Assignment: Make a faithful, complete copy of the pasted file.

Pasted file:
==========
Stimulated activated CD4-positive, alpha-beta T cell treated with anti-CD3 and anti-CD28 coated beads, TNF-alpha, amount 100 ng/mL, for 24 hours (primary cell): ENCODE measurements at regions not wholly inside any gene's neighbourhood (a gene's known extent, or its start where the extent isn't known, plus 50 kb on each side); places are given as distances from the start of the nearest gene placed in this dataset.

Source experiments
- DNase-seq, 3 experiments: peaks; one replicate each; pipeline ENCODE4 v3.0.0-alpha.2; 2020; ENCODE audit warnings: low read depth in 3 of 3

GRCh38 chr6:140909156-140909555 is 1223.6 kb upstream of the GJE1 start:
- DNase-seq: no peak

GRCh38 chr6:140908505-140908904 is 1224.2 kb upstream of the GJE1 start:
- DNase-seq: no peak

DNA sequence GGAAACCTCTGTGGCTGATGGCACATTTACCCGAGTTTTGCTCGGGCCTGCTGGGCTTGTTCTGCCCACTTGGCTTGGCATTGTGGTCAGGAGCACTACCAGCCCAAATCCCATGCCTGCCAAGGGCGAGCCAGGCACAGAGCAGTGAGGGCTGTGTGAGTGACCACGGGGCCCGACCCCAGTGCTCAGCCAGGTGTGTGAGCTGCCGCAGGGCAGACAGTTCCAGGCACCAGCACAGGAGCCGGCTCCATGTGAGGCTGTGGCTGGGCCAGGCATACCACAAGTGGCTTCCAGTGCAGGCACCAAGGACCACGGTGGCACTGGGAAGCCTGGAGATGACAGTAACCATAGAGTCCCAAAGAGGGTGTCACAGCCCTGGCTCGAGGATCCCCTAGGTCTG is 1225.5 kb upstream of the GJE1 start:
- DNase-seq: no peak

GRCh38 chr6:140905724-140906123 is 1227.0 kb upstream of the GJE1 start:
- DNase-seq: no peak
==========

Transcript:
Stimulated activated CD4-positive, alpha-beta T cell treated with anti-CD3 and anti-CD28 coated beads, TNF-alpha, amount 100 ng/mL, for 24 hours (primary cell): ENCODE measurements at regions not wholly inside any gene's neighbourhood (a gene's known extent, or its start where the extent isn't known, plus 50 kb on each side); places are given as distances from the start of the nearest gene placed in this dataset.

Source experiments
- DNase-seq, 3 experiments: peaks; one replicate each; pipeline ENCODE4 v3.0.0-alpha.2; 2020; ENCODE audit warnings: low read depth in 3 of 3

GRCh38 chr6:140909156-140909555 is 1223.6 kb upstream of the GJE1 start:
- DNase-seq: no peak

GRCh38 chr6:140908505-140908904 is 1224.2 kb upstream of the GJE1 start:
- DNase-seq: no peak

DNA sequence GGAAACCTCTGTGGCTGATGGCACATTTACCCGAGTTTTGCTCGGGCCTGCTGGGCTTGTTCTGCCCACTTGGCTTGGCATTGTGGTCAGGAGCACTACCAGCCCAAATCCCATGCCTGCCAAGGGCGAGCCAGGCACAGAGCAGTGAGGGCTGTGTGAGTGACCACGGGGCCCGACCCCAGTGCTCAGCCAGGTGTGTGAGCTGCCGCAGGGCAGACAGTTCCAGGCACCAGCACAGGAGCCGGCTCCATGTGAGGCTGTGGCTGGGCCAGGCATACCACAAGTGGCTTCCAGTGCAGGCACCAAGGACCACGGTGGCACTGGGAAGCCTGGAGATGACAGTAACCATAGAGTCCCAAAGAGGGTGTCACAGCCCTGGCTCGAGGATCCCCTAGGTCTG is 1225.5 kb upstream of the GJE1 start:
- DNase-seq: no peak

GRCh38 chr6:140905724-140906123 is 1227.0 kb upstream of the GJE1 start:
- DNase-seq: no peak